The executive chairmen of the Ryanair group, Michael O'Leary, announced the opening of seven new routes from Faro and 11 from Porto next year.
Ryanair announced on Wednesday that it was opening 8 new routes in Portugal next summer, from Porto and Faro, and welcomed the regulator’s intervention that led to a reduction in the fees charged by ANA at those airports.
In a virtual press conference, the executive chairmen of the Ryanair group, Michael O’Leary, and of the airline, Eddie Wilson, imbued with the spirit of the season, announced “Christmas presents for Portugal”, with the opening of seven new routes from Faro and 11 from Porto next year.
According to them, the decision came “in direct response to the intervention of ANAC [National Civil Aviation Authority], which forced ANA to reduce airport charges in Porto and Faro next year”.
Thus, each of those airports will have two more aircraft from the low-cost carrier.
According to the carrier, the decision represents an additional investment of €400 million in Portugal and the creation of 120 new local jobs.
The Irish airline lamented, however, that the regulator “has not been able to persuade ANA to lower charges at other airports,” and so “there will be no additional growth in Lisbon, Madeira or the Azores” in 2023.
“Lisbon has gone up an unbelievable 12%, we have to reverse this rise, as in Porto and Faro. Lower rates lead to more planes, more jobs, more connectivity and more tourism,” Eddie Wilson said.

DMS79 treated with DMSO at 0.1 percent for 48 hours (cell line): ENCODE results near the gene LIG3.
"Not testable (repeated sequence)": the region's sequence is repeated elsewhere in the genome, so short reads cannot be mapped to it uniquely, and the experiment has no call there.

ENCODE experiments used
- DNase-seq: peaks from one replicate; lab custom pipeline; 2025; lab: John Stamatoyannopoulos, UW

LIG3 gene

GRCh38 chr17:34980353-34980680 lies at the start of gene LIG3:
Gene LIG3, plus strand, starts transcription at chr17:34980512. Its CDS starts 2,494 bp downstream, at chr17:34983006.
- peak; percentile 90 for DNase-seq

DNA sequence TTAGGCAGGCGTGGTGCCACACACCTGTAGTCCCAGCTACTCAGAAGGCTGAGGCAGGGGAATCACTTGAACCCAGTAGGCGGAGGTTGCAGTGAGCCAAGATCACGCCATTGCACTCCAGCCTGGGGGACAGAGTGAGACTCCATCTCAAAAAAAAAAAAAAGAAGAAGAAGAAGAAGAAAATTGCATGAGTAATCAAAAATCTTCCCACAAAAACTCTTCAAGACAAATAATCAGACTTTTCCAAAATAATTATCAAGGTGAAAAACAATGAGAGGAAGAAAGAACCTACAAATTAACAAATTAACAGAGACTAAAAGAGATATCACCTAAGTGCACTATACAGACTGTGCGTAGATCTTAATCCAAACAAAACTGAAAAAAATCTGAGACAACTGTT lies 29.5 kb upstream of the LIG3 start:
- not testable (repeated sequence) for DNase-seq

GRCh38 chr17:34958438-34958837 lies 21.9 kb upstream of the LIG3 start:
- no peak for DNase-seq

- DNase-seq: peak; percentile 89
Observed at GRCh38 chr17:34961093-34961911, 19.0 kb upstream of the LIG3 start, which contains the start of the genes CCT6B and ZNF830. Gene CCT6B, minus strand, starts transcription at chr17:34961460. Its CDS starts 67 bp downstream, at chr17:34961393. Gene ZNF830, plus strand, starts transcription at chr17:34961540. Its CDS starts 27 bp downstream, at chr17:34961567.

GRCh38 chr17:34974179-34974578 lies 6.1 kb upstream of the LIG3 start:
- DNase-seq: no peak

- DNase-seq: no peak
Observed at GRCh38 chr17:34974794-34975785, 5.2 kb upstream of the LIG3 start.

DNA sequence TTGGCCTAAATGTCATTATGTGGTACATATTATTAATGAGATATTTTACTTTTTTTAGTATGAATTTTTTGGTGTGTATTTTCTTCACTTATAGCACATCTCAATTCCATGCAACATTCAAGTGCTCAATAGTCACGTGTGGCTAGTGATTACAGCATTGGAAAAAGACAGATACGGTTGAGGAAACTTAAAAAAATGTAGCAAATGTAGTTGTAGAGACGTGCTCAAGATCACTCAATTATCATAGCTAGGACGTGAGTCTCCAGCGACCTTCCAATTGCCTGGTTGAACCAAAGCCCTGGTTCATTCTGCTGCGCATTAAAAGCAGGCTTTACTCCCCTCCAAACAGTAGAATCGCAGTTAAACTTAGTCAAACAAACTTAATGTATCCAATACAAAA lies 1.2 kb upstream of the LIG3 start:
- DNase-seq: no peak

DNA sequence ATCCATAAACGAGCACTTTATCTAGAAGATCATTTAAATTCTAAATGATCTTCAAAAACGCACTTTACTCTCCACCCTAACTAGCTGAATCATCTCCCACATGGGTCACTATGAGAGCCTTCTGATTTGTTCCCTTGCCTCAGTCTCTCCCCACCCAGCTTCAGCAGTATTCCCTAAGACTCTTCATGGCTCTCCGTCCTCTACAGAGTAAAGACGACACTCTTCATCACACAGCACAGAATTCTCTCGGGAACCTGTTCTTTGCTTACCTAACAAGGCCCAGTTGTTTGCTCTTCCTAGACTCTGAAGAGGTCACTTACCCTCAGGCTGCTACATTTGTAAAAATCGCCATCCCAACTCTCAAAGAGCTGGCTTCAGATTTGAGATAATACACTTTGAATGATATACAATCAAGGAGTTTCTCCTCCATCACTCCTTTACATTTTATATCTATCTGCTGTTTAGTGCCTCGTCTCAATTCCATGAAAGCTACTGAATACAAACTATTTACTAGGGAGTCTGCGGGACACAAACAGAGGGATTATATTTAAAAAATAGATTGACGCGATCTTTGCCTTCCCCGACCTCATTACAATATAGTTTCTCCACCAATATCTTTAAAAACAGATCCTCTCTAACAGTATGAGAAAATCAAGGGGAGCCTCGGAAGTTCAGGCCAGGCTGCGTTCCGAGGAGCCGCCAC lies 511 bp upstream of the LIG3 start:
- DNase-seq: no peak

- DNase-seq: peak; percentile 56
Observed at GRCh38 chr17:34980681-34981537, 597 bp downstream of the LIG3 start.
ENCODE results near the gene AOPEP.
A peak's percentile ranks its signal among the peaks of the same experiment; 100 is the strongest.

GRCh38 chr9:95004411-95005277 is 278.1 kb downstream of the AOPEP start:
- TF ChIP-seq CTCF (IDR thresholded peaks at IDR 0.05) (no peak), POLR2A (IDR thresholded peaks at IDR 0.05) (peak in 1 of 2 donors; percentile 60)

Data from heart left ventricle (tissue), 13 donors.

From Faro, Ryanair will also fly to Aarhus (Denmark), Belfast (Northern Ireland), Exeter (England), Frankfurt Hahn (Germany), Rome Fiumicino (Italy) and Toulouse (France).
From Porto, new routes will open to Bristol, Leeds (England), Castellon (Spain), Maastricht (Netherlands), Nimes, Strasbourg (France), Shannon (Ireland), Stockholm (Sweden), Trapani, Turin (Italy) and Wroclaw (Poland).
“In addition to excessive charges, another threat to the growth of tourism in Portugal comes in the form of ETS [environmental charges], which unfairly target short-haul flights, with a recent proposal to include the outermost regions of the European Union, including Madeira, as early as 2024,” Michael O’Leary pointed out.
For the airline leader, if this measure is approved, “tourists will face higher costs when visiting Madeira, in relation to other non-European holiday destinations, which means that the island will probably lose visitors to destinations outside the EU, such as Morocco, Turkey and Jordan, which are exempt from paying ETS”.